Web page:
What is Metadata?
In computing, metadata provides additional information about a file type and its contents. One purpose it serves is to better describe a file by adding identifiable information to it, so it can be found easily at a later time. Metadata does not contain the actual contents of a file. Using the picture above as an analogy, the cream coloured binder is a computer file. We are unable to see its contents as it is hidden from view. However, its metadata may describe which shelf it is located on, its position and its colour. Using only that information we can uniquely identify it from the others.
Most files contain metadata in varying degrees of descriptiveness. A Microsoft Word file’s metadata can state the name of its author, file title, number of characters, number of paragraphs, number of links and even the time spent on editing. Image files metadata can be more intrusive as they contain the camera manufacturer, model, GPS location and serial number .
Plus, when combined with time and date stamps it is possible for someone to accurately deduce your movements and possible motive. Metadata is also collected when we use email, instant messaging and telephones and can give someone a high level of insight into our conversations without actually hearing or seeing them.
Privacy, by its very nature, is less of an issue when our files are within our complete control. Problems arise when we share our files to third parties who may not share our interests. Once our files are shared on the Internet, it is best to assume they are no longer private, even if appropriate security measures are taken. In any case, the Internet is a collection of privately owned networks to which the public is granted access to the World Wide Web. There can be no realistic expectation of complete privacy on a public infrastructure. Having said that, it is possible and easy to limit the amount of metadata you disclose, if it is essential.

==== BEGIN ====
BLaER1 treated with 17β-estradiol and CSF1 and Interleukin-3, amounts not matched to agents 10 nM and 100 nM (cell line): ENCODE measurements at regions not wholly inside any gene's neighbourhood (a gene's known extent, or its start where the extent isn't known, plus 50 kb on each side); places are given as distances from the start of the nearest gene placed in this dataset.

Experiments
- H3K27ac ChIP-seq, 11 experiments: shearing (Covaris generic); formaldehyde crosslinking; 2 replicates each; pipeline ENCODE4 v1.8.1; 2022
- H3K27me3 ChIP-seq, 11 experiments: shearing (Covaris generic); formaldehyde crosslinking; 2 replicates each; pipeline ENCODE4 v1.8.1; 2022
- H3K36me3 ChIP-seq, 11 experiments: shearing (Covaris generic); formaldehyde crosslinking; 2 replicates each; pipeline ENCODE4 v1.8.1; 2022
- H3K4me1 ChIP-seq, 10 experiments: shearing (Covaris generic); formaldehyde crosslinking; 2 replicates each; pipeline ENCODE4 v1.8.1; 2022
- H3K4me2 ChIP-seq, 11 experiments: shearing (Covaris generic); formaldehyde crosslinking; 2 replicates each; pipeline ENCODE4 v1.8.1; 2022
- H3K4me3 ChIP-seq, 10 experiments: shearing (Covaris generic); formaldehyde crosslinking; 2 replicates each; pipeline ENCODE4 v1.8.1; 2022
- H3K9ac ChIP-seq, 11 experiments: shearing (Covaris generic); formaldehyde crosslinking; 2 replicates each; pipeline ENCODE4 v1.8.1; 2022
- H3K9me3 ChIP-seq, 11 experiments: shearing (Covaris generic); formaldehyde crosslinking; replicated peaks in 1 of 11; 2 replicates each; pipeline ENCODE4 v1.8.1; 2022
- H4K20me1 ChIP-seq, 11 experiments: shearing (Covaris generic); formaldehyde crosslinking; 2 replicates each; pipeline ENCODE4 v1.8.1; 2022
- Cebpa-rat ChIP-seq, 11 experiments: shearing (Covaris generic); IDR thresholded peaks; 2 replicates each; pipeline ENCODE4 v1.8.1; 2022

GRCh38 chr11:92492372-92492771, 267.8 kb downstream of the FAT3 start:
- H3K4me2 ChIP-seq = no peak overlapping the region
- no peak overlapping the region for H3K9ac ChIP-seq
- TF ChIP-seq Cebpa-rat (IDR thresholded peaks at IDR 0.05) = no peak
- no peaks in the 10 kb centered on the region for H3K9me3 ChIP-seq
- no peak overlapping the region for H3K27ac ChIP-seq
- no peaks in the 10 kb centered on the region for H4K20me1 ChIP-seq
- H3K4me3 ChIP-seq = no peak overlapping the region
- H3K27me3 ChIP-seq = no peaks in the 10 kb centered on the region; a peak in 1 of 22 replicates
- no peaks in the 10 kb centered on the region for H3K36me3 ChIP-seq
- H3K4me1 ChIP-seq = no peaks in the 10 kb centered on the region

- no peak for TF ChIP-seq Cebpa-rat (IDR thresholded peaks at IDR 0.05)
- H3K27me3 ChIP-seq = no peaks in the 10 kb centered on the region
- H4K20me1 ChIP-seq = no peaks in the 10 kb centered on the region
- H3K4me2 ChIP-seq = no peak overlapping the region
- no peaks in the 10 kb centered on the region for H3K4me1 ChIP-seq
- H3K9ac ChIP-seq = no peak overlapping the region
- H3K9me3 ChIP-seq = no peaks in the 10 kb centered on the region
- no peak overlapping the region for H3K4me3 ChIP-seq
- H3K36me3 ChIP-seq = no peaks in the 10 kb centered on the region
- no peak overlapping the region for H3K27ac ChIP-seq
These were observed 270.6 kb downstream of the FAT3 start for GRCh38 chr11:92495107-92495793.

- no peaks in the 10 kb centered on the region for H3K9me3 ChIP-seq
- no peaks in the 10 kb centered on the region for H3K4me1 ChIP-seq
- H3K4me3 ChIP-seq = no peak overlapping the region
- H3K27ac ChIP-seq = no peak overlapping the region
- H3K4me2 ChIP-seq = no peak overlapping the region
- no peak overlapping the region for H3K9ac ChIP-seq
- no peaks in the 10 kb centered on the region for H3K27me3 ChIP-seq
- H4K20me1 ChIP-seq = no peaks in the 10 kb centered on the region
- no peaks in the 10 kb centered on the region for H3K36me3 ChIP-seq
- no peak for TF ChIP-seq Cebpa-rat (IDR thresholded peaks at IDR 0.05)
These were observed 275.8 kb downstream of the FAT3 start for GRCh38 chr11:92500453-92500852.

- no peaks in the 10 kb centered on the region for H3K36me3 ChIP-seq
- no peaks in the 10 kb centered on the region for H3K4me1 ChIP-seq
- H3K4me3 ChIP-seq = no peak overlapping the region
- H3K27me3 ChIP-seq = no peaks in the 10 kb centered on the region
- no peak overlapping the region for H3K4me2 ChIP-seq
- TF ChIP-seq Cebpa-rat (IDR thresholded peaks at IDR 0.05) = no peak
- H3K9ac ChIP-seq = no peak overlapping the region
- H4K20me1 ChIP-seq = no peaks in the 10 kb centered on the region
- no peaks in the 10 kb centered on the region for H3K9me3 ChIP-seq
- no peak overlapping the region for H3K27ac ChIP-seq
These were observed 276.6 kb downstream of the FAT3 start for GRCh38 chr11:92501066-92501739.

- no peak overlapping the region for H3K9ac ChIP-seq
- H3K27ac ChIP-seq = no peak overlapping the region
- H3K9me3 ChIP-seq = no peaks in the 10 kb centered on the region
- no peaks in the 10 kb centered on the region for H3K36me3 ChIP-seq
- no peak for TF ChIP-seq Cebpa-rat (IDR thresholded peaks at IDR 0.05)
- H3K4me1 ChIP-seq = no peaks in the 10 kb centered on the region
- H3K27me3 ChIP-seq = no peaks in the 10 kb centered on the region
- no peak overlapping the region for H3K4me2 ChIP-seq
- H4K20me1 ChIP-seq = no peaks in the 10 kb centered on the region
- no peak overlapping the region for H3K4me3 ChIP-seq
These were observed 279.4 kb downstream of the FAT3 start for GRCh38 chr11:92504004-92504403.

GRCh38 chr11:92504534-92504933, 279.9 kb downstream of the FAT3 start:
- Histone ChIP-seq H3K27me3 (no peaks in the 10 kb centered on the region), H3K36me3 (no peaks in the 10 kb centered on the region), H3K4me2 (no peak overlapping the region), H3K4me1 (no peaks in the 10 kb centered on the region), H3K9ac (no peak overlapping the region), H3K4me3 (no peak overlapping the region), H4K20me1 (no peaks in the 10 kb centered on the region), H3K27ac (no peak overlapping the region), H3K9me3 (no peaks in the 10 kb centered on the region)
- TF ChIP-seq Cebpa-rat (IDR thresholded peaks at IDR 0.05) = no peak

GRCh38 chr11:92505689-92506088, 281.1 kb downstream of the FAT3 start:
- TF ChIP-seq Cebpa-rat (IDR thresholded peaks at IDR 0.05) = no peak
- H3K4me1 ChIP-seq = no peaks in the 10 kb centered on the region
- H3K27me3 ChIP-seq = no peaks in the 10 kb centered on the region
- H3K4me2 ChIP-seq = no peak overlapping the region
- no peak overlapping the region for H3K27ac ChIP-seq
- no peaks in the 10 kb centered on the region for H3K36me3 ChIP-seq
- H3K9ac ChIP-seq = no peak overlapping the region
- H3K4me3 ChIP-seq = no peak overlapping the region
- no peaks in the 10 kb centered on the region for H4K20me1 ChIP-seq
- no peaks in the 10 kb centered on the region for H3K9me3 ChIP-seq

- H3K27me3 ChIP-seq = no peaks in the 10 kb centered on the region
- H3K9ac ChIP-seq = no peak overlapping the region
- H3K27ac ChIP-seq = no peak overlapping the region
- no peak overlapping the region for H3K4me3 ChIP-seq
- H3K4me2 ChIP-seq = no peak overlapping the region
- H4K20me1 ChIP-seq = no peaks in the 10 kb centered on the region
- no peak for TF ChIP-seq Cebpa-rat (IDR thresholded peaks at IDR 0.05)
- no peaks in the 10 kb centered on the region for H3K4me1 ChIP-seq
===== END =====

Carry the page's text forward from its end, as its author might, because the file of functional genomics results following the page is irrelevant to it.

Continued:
How Can I Remove My Metadata?
Two tools I recommend from experience are ‘exiftool‘ and ‘MAT‘. The former is cross-platform and specializes in image files (.jpeg, .bmp etc.) with the latter, Linux-only, capable of handling audio, documents and archive files too. I have used ‘Photo Metadata Remover‘ on Android to achieve the same goal and there is an option on F-Droid (a Free and Open Source Software app store) called ‘Scrambled Exif‘.
These tools should be used to remove metadata from files (especially if they are sensitive) before sending them online. Doing so before uploading files to cloud storage, social media or email, minimizes your digital footprint and is proactive in terms of damage limitation. I recently had to provide proof of identity via email by providing a screenshot of a utility bill (I wasn’t scammed, honest). Before doing so, I used the exiftool which removed my operating system details along with the specific application and version used to create the image.